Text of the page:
I am done pretending

I watched a YouTube video that was posted on Out of a Great Need and it really moved me. In fact, I felt myself tearing up as I drove to work this morning. I love the way Garen Staglin talks about his efforts to not only change the outcome for his son who was diagnosed with schizophrenia during his first year of college, but to also change the way these types of brain disorders are viewed and treated.

As I remembered what my mom went through, I was saddened to think about all of those years that we felt isolated and judged because of false perceptions about illnesses like schizophrenia, not only in the general public, but in the medical community. How many years did we flounder, trying to keep my mom’s illness a secret from everyone as if we should have been ashamed of it? How many times was my mom deprived of the care she needed because insurance companies did not cover mental illness.

Not only is it sad to me, but it makes me very angry now. So angry that I never want to be silenced again. I want to speak up about these so called mental illnesses which are actually brain disorders to make sure they are taken seriously and get the attention and resources they deserve.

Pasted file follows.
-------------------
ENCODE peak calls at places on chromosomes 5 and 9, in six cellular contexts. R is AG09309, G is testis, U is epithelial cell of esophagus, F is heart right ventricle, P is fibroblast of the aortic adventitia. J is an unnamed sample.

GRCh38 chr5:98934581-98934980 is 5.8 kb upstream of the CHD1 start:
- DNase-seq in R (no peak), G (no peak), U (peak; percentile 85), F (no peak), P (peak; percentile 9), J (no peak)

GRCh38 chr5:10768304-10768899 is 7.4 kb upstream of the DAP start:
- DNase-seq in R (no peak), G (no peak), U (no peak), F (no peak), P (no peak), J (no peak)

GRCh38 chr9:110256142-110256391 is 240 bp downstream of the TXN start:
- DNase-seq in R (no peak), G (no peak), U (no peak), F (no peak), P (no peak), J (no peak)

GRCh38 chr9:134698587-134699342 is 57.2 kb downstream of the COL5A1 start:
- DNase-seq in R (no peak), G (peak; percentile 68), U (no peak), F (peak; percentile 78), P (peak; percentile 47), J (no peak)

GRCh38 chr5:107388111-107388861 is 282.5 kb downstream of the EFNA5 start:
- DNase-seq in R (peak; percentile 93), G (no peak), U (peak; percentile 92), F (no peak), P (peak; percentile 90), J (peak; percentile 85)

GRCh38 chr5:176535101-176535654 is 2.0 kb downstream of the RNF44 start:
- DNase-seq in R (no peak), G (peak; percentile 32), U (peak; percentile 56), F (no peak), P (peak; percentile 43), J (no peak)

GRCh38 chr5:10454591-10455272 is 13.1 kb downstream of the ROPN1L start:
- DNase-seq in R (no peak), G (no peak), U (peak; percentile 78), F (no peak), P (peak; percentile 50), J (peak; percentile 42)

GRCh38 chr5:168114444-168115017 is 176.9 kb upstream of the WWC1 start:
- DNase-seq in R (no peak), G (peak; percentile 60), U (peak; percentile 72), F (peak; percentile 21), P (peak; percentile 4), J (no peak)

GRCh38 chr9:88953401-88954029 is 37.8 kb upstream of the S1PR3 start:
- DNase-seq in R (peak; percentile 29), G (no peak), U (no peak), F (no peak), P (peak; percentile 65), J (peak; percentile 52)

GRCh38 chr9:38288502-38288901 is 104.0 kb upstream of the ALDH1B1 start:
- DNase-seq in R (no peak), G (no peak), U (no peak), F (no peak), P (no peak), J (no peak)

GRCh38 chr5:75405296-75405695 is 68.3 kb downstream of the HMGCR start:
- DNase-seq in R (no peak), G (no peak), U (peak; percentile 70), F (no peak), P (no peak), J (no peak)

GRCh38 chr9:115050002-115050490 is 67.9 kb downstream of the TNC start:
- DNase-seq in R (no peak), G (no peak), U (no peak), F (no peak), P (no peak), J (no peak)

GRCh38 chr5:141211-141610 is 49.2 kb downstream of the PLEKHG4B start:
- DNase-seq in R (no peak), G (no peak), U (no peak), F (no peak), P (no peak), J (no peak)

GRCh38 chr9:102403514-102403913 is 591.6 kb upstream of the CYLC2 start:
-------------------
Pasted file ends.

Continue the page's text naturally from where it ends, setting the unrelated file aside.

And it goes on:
When I was recovering from an eating disorder I remember sitting in support groups and hearing people talk about their childhoods and how their parents had failed them. I understood where they were coming from, but I never felt compelled to blame my parents for the things that happened when I was growing up. It wasn’t my parents who failed, it was the system that failed my mom, my dad, and my siblings. In fact, I am now in awe at how well they did considering all of the obstacles they faced.

I am not ashamed any more and I will share openly in order to break down any barriers that remain in a healthcare system and society that has been broken for too long.

I have shared openly with my children because I never want them to feel ashamed of their family history. My sisters haven’t yet told their children and that is up to them. I just got fed up with pretending none of this happened in order to avoid being stigmatized. I am tired of people with illnesses that affect their brain being treated like second class citizens.

 

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8 thoughts on “I am done pretending

  1. As my daughter has gotten older, and a little to my husband’s dismay, I have become more open and honest with her. She has handled all the information admirably, but she asked me if all my illnesses were genetic. Poor kid. I don’t want her worrying endlessly, but I am glad not to hide any more. My husband feels I am so strong and therefore no one needs to know my battles and stigmatise me, but I feel liberated every time I am open. It’s a chance to educate someone.

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